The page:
Memorial of St. Frances Xavier Cabrini, virgin
(Wisdom 13:1-9; Luke 17:26-37)
“Don’t ask for whom the bells toll,” the poet-priest John Donne writes, “it tolls for thee.” Of course, the bells in mind here ring the death march. Although we prefer to put off thinking about it, the hour of our judgment is near. For some of us it will be sooner rather than later that we give account of our lives.
Jesus makes the same point in the gospel today. With an image that might send a chill up a polar bear’s back, he says, “Where the body is, there also the vultures will gather.” That is, death is part of our lot in life because we have bodies which will one day stop functioning. So, Jesus adjures us, we must prepare ourselves for the inevitable.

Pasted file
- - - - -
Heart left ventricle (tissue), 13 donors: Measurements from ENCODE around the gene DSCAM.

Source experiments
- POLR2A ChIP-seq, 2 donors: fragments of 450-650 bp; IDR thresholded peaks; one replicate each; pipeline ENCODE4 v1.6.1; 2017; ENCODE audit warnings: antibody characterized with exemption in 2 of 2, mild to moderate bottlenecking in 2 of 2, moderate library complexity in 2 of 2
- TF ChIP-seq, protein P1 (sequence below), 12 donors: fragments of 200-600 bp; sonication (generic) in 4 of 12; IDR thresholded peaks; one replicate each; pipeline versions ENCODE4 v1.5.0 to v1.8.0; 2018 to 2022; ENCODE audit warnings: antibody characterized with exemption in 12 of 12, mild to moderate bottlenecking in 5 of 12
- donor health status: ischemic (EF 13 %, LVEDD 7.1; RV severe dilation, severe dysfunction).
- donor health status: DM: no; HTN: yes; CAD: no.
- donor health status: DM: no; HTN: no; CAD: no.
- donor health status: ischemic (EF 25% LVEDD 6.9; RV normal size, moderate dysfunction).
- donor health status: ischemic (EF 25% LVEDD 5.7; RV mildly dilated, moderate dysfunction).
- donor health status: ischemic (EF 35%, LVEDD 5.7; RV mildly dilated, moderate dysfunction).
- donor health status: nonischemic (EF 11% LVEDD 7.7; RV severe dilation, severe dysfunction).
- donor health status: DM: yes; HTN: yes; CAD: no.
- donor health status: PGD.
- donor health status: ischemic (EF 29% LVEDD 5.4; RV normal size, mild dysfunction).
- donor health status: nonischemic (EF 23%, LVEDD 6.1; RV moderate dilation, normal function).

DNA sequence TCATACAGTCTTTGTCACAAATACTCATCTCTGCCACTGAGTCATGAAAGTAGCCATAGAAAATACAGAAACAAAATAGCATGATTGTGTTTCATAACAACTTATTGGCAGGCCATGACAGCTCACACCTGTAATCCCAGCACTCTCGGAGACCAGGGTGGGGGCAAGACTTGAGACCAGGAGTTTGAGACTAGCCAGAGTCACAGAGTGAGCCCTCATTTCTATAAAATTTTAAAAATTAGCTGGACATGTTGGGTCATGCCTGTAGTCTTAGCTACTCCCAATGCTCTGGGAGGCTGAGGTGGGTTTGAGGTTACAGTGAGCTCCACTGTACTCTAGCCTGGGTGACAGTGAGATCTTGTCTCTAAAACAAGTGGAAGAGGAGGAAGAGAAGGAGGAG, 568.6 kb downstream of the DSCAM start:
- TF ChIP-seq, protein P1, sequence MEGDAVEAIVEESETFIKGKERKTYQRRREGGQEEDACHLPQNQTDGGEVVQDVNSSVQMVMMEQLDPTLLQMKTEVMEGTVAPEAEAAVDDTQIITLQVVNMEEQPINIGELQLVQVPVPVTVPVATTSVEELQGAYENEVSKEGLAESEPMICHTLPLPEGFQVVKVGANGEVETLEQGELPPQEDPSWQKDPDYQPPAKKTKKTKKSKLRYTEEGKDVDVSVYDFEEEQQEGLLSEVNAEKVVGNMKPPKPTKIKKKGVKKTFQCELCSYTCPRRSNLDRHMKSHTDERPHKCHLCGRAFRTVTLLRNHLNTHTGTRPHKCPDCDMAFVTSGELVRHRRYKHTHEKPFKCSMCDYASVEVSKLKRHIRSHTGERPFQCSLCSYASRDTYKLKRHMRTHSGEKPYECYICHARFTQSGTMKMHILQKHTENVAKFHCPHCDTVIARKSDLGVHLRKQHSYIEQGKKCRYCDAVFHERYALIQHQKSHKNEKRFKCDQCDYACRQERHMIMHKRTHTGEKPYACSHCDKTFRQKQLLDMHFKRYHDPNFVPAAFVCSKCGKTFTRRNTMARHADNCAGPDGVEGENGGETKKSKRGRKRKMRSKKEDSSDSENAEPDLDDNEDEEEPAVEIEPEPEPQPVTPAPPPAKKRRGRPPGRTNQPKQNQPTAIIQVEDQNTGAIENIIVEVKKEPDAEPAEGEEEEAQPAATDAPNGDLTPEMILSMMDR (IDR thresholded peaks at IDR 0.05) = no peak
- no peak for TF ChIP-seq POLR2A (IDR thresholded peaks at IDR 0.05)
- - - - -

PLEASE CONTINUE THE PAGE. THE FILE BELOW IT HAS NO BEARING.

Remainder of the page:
Jesus’ prescription for dealing with our mortality deserves attention. We are not to try staving off death indefinitely through art or science. Rather, we are to give ourselves over to death by denying ourselves. We can look toward St. Frances Cabrini as an example. Like Mother Teresa two generations later, Mother Cabrini worked tirelessly to meet the needs of the poor. It is said that parents chided their teenagers when they came home late, “Who do you think you are -- Mother Cabrini walking the streets day and night?” Still we hope that our young will, like her, extend themselves for the good of others.